by Dani Trudeau
It has been a bit of a tough month. I have not been well and in pain and after a load of tests and scans, I still don’t know what is causing it all. That being said, it has taught me a few good things too. Before I sound overly dramatic, I just want to say that I am grateful for my health, albeit not brilliant at this very moment, as for as I know it is nothing serious. Like most experiences outside our norm, it is an opportunity to wake us up and take notice of what we do have.
As darkness helps us see the light, I think pain helps us see the joy. Being in A&E for 8 hours last week and witnessing the pain of others, I felt really sad. I felt sorry for myself but also for others; those alone, the young guy passed out, the elderly woman being ignored. It also showed me how ill prepared we are for loss and vulnerability and how our default coping mechanism is often denial. The systems we live and work in don’t support us very well most of the time. I was just outside the nurses station and it was clear that they work within a system which dictates that patients are moved or discharged by a certain time. They had up to 4 hours to move me out of A&E. Unfortunately, they moved me up to the surgical ward with little communication and I was prepped for surgery without knowing what was happening. I then waited another 4 hours for the consultant to tell me he didn’t know what was going on and to go home.
I understand why these ‘efficient’ systems are implemented and can be useful. Something happens though when the system because more important than the work. It must be far less satisfying for those healthcare workers to work for the system instead of the patient as well. From my perspective, I felt hugely disconnected on a human level. There are parts of ourselves that the conventional health care system isn’t equipped to heal or nourish, adding to our suffering.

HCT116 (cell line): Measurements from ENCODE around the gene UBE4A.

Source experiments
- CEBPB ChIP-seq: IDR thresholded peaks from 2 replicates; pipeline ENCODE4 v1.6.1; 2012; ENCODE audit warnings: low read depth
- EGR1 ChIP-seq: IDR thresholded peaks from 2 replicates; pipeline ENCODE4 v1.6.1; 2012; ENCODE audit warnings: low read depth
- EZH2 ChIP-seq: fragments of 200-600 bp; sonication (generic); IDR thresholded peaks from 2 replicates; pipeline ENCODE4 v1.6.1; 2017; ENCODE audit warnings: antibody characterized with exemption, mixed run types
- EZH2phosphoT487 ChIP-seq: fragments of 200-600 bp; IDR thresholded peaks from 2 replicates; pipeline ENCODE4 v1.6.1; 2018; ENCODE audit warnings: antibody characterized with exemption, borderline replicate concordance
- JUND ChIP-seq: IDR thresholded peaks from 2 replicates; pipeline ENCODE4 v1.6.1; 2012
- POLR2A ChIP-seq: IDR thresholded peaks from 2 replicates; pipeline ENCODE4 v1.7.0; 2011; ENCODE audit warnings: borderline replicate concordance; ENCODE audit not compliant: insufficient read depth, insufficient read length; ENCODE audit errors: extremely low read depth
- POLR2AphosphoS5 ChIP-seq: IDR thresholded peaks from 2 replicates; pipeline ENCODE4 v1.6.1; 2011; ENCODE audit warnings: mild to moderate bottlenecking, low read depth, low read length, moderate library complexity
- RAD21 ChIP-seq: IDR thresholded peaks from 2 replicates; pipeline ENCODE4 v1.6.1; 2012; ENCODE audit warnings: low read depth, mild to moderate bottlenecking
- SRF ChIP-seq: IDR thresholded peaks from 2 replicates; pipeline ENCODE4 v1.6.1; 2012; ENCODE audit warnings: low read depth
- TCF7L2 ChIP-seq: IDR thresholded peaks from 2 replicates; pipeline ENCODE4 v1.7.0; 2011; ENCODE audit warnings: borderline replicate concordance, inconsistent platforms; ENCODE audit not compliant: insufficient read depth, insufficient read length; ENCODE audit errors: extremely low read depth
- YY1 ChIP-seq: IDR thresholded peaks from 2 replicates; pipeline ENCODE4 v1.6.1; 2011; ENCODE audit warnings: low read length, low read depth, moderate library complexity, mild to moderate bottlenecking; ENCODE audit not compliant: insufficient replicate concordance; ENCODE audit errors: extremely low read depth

There was a moment when I was being rolled out of A&E and up to the surgical op ward when I looked over at the man in the next room, bent over, watery eyes and in obvious pain. I quickly looked away and then thought about hearing the nurse comment about how he knows him (in a “oh yeah I know Dave” kind of way). Did that comment make me less empathetic to his suffering. Did I not want to see his suffering or did I at some level, not even believe it. I felt horrible about this. How can I accept suffering and not get tripped up by my own discomfort around it. In fact, maybe that is what some of the healthcare workers have to do to cope with the daily onslaught of other’s suffering.
I love what palliative care expert, BJ Miller, MD has to say on the topic. “First, let’s all get better at being vulnerable because we are vulnerable. If you’re in the course of a normal life, any one of us is going to be a burden to someone sometime. It’s just not possible to only give care and not need to receive it. Getting more savvy with needing one another is one way to turn down the pain.”
After getting home, it took me a day and some serious self talk to get me out of feeling utterly shite. No one could help me and maybe somehow I was making this all happen or making this up? I had to remind myself that normal scans and tests were a good thing and that I had to just keep checking in with how I felt and asking more questions. I had to remember to trust myself and that the body doesn’t lie. And although most of us don’t know when we are going to die, we are all dying.
The more intimate we get with the idea of dying, the closer we come to folding it into the fabric of our daily lives, the better off we’ll all be, Miller says. Advice on how to die well is really no more than advice on how to live well, with that unavoidable reality in mind.